Saying that the year 2020 has been a challenge for Bangladesh capital market and investments will be an understatement. The year has tested the resilience and morale of the global economy. Even with the hope instilled by the Covid-19 vaccines being manufactured and distributed, reeling from the damage the pandemic has done for individuals, economies and social constructs will take years. In the face of this, Bangladesh has shown promise to the entire world by managing this singular challenge quite effectively and efficiently, with its very limited resource and capability.
It is easy to see the direct havoc this pandemic has caused for the economy but what does it mean for Bangladesh’s financial sector?When global consumption slowed down, the export sector took the first hit. Although some stimulus has healed the sector to some extent, falling global demand has no remedy. Shutting down production was never an option for the sector but operating in a pandemic with low demand has left a lot of them in financial stress which will take quite some time to reverse. The export sector is the largest borrower for the banking system of the country. This stress is already spilling over to that sector and will continue to do so in coming days.
This is not the only challenge the financial sector has to deal with. The slowdown of domestic borrowing along with consumption reduction is leading to a sector drained out of liquidity, which can be detrimental in the long run. On top of that the country has recently seen remittance increasing to all time high. As we talk to the leaders in the financial sector, we understand that these are challenges that everyone is trying to manage, but no one has any short-term solutions for.
As for the capital market, it is the nervous system of the economy and will also reflect the ups and downs the economy is facing. The capital market took the initial hit of the pandemic in the first half of the year and started showing the recovery in the later half. As mentioned, the current status in the financial sector and the low consumption has driven some liquidity in the market. Some notable scrips and new issues have driven the market in the positive direction as well. This might also continue in the upcoming days driven by the hope vaccine provides for the economy. The demutualization of the stock exchange and FDI into the exchange itself is the result of the long-term growth story of the country, not short term.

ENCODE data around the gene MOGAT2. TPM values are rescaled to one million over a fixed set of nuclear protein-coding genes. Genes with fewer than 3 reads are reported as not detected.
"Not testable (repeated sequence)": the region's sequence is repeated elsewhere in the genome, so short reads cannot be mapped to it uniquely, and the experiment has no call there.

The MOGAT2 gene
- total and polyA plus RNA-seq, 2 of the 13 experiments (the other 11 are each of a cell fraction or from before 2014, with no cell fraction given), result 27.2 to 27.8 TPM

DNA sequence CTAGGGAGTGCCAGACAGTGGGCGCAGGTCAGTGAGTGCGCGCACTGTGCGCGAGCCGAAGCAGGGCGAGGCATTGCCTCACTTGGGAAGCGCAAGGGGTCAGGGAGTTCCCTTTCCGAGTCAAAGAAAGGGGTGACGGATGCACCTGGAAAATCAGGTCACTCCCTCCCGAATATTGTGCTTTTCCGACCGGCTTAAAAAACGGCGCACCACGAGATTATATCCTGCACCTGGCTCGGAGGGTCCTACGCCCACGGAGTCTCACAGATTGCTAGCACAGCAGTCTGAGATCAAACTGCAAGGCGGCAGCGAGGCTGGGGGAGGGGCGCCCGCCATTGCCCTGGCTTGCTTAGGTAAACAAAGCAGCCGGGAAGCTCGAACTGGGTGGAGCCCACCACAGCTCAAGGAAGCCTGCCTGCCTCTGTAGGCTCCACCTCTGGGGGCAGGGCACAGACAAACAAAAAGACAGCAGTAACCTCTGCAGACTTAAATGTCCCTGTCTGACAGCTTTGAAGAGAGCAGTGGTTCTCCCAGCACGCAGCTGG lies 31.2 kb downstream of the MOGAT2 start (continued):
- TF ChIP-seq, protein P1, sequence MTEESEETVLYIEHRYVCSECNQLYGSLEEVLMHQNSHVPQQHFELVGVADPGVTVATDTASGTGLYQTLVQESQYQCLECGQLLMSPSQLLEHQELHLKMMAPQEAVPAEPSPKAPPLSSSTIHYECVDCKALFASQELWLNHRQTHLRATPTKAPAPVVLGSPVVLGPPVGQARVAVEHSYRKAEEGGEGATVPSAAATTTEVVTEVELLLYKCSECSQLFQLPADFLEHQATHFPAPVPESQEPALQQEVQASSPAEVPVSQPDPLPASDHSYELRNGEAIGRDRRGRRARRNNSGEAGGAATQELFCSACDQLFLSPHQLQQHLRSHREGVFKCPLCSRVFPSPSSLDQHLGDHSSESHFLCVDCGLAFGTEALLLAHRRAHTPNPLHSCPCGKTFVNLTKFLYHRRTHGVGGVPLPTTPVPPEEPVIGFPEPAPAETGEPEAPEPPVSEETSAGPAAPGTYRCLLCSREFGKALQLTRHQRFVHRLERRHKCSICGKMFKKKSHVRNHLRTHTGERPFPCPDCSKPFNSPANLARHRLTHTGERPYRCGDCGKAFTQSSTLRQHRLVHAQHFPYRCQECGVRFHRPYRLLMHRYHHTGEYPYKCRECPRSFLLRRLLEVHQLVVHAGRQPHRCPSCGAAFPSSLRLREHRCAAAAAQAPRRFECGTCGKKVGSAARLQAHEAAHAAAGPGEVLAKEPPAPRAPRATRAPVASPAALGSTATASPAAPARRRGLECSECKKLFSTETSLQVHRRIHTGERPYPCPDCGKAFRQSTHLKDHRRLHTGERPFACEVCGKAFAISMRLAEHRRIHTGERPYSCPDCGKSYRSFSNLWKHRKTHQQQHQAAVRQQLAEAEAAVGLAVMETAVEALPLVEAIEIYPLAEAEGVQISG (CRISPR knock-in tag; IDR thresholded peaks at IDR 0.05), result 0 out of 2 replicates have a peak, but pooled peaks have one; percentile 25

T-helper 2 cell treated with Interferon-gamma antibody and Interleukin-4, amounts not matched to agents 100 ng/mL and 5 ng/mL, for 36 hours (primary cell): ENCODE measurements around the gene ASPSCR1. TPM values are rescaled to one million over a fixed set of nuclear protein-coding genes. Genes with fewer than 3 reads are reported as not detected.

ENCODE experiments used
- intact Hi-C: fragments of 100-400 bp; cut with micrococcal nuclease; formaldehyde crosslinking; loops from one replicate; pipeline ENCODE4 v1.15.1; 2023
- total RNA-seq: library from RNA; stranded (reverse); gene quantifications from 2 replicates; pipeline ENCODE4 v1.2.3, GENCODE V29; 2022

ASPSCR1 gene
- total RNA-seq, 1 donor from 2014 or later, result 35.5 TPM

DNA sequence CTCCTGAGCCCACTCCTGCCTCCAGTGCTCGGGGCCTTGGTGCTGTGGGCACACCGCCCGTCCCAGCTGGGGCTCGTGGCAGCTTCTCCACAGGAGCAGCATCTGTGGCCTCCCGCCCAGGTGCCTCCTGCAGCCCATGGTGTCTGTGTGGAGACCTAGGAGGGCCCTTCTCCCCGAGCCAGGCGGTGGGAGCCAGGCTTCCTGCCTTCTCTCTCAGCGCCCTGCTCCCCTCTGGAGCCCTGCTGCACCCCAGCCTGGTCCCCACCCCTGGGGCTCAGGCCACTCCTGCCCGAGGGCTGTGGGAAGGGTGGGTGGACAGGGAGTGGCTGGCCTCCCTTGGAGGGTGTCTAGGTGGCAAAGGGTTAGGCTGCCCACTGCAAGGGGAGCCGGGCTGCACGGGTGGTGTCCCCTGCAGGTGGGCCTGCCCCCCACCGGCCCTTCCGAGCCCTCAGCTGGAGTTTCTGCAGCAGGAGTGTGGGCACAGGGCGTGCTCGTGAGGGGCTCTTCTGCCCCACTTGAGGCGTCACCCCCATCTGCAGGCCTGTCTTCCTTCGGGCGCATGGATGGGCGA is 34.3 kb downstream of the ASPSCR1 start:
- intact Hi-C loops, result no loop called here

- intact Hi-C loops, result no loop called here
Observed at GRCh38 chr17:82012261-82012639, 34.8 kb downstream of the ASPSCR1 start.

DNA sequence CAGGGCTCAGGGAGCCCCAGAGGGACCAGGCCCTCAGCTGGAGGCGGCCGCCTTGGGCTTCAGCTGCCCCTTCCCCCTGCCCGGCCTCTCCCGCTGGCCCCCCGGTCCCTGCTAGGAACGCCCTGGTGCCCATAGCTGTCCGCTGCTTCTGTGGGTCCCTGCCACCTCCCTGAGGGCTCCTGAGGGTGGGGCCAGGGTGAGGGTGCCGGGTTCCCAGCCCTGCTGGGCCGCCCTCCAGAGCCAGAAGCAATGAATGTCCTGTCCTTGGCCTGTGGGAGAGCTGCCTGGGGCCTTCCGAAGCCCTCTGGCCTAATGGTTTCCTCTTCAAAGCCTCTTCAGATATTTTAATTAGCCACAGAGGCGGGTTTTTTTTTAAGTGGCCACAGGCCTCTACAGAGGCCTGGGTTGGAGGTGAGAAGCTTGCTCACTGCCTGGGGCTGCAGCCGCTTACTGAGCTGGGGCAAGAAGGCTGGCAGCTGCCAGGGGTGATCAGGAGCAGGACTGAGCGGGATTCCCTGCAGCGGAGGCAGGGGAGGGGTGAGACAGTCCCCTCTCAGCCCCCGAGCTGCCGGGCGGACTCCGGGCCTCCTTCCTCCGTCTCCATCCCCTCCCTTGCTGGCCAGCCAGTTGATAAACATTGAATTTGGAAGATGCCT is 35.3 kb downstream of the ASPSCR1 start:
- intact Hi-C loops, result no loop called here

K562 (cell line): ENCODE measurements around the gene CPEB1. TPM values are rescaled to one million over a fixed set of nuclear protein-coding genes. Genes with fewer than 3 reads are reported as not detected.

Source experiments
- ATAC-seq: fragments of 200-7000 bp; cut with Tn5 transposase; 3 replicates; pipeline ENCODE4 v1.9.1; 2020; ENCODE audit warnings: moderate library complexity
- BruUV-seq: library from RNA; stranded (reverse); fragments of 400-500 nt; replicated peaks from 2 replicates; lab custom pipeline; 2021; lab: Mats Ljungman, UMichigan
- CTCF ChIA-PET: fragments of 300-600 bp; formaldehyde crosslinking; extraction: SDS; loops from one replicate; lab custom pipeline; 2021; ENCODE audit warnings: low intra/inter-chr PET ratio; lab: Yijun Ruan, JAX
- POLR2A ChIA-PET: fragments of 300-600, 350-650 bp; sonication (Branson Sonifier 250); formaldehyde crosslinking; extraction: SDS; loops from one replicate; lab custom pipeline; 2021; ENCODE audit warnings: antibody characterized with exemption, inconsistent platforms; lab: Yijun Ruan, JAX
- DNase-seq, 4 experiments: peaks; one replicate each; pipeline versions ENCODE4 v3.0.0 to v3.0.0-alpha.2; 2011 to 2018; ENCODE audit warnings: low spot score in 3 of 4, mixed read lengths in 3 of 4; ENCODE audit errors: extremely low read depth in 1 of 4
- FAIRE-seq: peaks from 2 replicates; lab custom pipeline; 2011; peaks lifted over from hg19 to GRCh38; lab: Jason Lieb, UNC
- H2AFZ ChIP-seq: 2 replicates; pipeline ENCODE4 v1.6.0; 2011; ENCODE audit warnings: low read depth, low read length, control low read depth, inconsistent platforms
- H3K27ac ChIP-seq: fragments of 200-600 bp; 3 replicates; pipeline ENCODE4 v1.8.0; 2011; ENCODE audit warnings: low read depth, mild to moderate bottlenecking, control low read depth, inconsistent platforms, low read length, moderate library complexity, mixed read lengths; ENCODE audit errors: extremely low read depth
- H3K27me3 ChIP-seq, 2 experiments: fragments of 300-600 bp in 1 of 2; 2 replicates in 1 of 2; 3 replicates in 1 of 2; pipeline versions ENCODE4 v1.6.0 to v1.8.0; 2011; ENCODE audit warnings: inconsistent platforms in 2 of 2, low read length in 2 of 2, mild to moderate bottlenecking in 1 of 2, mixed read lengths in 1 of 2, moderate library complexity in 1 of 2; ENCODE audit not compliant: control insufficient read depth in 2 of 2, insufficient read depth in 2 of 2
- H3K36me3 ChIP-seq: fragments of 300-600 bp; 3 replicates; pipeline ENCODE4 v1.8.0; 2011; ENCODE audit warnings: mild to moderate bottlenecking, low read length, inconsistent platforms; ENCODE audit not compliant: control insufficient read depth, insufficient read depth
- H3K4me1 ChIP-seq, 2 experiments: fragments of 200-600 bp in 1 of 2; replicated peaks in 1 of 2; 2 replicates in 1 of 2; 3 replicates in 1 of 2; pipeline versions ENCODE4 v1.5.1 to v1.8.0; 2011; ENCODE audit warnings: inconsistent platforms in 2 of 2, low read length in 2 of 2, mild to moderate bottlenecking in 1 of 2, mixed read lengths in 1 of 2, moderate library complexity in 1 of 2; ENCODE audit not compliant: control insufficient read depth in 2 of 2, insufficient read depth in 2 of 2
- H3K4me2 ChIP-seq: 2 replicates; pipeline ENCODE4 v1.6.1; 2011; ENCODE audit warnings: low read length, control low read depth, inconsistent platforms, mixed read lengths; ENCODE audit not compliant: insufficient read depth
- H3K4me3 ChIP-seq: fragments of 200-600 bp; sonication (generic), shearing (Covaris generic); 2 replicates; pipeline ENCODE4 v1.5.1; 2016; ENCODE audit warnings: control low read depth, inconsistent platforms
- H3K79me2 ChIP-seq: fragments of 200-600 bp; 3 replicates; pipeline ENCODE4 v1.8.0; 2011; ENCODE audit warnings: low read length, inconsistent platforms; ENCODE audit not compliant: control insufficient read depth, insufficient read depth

On capital markets, though there is some hope with the new leadership, I am still concerned with possible manipulation by some large operators. The banking sector is likely to suffer more with staggering bad loans and capital shortfall. Weak but politically influential bank owners will still be showered with extraordinary favours.
In the global context, global investment has been down by close to 50% in 2020 according to UNCTAD, but this should come as no surprise. Cross-border M&A activity has declined by 15% and investment in Greenfield projects has declined by close to 40%. But we talk to the global investors and there is a strong sense that we are not alone in this dilemma. The decline in investment is not solely driven by the uncertainties the pandemic posed for the economy; it is also driven by logistical challenges and policy decisions. The investors are as bullish on the long-term growth story of the economy as they have ever been. It was necessary for them to see how the country deals with the pandemic with its limited resources.
I would expect Bangladesh to undertake a balancing act between Indian and Chinese investment in the coming days. With healthcare, FMCG and the food sector showing a lot of upside during the Covid-19, we may see other European and North American investment in this opportunity space too. We might see consolidation happening in the power and energy sectors in the next 2/3 years. Agri-manufacturing, API (Active pharmaceutical ingredients), insurance and green industrialization may be the focus areas from the development partners.The sectors in Bangladesh that look promising for FDI are infrastructure, consumer and financial sectors. The majority of the FDI in the country has long been driven by power and infrastructure. And this momentum is likely to continue in the future. But the sectors with hidden promise are the ones driven by the consumers of Bangladesh. The world is starting to recognize this as well. Consumer and Financial Sectors including Fintech will be the focus for FDI in Bangladesh and 2021 can very well be the year we start seeing that shift.
We will have to wait and see how Bangladesh as an economy ultimately deals with the pandemic and its challenges, which will decide on the fate of the capital market. Expect for the first few months, the economy has maintained its momentum and has demonstrated its characteristic resilience. 2021 has the potential of being the year of full recovery for Bangladesh. As we reel from the effects of the pandemic, it will soon be time for Bangladesh to get back into the ring with full force and deliver on the growth promise the country has been making for the past decade.
Mamun Rashid is a leading economic analyst.